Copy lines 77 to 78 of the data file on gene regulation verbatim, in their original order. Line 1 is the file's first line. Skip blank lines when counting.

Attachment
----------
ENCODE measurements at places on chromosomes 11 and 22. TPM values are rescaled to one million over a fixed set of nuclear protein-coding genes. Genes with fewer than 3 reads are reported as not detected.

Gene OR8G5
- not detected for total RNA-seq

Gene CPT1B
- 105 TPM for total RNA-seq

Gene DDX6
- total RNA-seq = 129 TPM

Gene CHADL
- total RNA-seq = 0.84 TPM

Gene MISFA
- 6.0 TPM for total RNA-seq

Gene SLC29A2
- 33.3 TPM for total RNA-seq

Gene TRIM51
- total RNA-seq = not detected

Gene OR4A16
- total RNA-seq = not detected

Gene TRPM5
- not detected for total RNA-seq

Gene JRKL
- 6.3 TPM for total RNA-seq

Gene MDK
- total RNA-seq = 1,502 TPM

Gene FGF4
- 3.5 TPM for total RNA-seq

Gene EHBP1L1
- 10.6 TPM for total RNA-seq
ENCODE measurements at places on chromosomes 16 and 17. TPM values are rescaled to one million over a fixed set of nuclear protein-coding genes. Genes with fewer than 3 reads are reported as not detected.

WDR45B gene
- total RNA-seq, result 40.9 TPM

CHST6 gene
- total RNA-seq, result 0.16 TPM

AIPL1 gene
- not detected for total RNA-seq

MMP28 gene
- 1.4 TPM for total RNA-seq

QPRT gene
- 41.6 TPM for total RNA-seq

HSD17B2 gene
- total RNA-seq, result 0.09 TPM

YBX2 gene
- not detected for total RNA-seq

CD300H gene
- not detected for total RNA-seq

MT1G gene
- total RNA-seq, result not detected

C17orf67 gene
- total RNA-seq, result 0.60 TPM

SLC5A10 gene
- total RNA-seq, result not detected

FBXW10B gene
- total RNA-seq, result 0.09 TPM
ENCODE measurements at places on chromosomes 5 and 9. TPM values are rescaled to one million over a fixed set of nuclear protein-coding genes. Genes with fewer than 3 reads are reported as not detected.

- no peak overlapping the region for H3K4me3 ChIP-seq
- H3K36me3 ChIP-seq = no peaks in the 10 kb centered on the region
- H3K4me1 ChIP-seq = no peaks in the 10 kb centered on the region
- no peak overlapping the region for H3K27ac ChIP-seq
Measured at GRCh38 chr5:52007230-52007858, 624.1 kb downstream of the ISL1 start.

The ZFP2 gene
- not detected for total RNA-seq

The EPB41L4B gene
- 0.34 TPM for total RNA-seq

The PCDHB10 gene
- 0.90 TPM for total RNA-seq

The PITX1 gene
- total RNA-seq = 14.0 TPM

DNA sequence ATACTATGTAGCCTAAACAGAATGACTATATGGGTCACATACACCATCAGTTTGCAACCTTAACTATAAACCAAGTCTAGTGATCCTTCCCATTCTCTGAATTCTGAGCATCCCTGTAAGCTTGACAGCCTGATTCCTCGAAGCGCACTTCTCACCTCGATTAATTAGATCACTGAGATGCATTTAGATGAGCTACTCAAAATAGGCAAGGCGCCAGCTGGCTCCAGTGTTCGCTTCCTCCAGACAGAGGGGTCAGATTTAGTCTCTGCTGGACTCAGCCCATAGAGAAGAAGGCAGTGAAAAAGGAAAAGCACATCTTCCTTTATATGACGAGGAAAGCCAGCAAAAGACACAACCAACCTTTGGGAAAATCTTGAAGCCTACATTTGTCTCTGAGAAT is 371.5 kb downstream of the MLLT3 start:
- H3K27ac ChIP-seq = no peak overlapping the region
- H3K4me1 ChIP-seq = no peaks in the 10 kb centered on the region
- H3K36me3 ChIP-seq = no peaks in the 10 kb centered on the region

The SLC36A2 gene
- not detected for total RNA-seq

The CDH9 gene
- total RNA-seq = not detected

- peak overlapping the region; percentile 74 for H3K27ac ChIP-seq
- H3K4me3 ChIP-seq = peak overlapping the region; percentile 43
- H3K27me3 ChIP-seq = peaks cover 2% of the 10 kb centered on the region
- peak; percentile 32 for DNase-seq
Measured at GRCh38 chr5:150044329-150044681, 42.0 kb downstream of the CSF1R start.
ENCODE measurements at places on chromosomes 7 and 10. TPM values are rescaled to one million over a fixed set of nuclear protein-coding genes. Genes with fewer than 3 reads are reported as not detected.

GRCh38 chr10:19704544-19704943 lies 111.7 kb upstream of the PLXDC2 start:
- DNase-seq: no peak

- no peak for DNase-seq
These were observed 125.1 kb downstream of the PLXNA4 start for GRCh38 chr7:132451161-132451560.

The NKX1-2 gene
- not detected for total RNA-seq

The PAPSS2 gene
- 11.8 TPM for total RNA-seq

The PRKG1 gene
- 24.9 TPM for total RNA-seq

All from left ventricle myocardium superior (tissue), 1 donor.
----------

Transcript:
- H3K27me3 ChIP-seq = peaks cover 2% of the 10 kb centered on the region
- peak; percentile 32 for DNase-seq